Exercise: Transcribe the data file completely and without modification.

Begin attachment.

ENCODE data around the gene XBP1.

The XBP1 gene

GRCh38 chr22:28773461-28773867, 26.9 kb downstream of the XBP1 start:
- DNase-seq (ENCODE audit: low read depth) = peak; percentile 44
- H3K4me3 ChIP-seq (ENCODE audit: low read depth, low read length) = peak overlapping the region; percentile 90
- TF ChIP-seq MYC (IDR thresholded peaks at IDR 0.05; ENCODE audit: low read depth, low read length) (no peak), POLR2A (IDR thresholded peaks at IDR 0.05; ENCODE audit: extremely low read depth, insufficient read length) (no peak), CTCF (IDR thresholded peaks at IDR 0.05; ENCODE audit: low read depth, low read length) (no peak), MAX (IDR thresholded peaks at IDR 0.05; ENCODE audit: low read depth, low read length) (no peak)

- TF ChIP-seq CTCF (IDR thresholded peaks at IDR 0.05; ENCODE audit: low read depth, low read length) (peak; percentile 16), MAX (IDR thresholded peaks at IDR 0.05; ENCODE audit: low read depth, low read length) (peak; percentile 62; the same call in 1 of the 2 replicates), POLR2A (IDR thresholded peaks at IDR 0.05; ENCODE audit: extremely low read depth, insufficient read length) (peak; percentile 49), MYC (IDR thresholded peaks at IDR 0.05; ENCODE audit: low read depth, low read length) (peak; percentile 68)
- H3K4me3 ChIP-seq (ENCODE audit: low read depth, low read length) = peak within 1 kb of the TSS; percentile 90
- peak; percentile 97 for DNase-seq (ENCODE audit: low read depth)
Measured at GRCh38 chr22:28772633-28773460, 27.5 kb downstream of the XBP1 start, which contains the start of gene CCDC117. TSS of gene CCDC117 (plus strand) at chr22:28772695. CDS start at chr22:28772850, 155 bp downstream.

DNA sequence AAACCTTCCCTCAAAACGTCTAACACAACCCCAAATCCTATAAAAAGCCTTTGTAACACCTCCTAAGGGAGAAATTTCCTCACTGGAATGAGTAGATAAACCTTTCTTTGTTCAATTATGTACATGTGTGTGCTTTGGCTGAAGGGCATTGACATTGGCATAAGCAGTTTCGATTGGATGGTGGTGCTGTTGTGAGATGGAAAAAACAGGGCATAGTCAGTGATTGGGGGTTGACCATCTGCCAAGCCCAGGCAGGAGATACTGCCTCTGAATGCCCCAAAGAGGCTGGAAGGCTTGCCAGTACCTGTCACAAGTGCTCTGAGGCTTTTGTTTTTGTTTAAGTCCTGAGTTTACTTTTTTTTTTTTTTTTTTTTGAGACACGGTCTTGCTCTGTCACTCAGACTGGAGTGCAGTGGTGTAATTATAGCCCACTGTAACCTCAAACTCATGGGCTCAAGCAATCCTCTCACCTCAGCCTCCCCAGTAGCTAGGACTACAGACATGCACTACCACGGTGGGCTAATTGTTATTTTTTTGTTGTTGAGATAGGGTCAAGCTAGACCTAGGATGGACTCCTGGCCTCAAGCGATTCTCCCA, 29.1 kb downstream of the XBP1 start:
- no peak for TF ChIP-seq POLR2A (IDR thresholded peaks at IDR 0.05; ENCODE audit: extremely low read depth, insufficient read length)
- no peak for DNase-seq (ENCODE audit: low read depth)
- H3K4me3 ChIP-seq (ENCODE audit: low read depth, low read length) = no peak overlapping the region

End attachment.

ENCODE data around the gene XBP1.

The XBP1 gene

GRCh38 chr22:28773461-28773867, 26.9 kb downstream of the XBP1 start:
- DNase-seq (ENCODE audit: low read depth) = peak; percentile 44
- H3K4me3 ChIP-seq (ENCODE audit: low read depth, low read length) = peak overlapping the region; percentile 90
- TF ChIP-seq MYC (IDR thresholded peaks at IDR 0.05; ENCODE audit: low read depth, low read length) (no peak), POLR2A (IDR thresholded peaks at IDR 0.05; ENCODE audit: extremely low read depth, insufficient read length) (no peak), CTCF (IDR thresholded peaks at IDR 0.05; ENCODE audit: low read depth, low read length) (no peak), MAX (IDR thresholded peaks at IDR 0.05; ENCODE audit: low read depth, low read length) (no peak)

- TF ChIP-seq CTCF (IDR thresholded peaks at IDR 0.05; ENCODE audit: low read depth, low read length) (peak; percentile 16), MAX (IDR thresholded peaks at IDR 0.05; ENCODE audit: low read depth, low read length) (peak; percentile 62; the same call in 1 of the 2 replicates), POLR2A (IDR thresholded peaks at IDR 0.05; ENCODE audit: extremely low read depth, insufficient read length) (peak; percentile 49), MYC (IDR thresholded peaks at IDR 0.05; ENCODE audit: low read depth, low read length) (peak; percentile 68)
- H3K4me3 ChIP-seq (ENCODE audit: low read depth, low read length) = peak within 1 kb of the TSS; percentile 90
- peak; percentile 97 for DNase-seq (ENCODE audit: low read depth)
Measured at GRCh38 chr22:28772633-28773460, 27.5 kb downstream of the XBP1 start, which contains the start of gene CCDC117. TSS of gene CCDC117 (plus strand) at chr22:28772695. CDS start at chr22:28772850, 155 bp downstream.

DNA sequence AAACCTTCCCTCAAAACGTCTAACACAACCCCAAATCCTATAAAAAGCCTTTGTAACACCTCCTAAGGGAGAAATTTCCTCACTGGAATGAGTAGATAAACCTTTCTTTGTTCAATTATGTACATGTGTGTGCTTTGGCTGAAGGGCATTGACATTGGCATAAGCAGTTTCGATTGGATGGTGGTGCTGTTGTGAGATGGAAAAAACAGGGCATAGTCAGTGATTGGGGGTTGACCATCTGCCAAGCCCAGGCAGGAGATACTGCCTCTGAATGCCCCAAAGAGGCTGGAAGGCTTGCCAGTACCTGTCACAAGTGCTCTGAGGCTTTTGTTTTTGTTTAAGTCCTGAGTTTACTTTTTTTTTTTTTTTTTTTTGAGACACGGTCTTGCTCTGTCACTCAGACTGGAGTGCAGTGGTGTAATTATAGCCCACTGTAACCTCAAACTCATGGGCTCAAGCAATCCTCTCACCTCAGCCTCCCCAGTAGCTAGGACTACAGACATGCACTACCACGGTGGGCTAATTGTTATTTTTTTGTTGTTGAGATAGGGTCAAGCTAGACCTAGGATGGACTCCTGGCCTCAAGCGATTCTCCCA, 29.1 kb downstream of the XBP1 start:
- no peak for TF ChIP-seq POLR2A (IDR thresholded peaks at IDR 0.05; ENCODE audit: extremely low read depth, insufficient read length)
- no peak for DNase-seq (ENCODE audit: low read depth)
- H3K4me3 ChIP-seq (ENCODE audit: low read depth, low read length) = no peak overlapping the region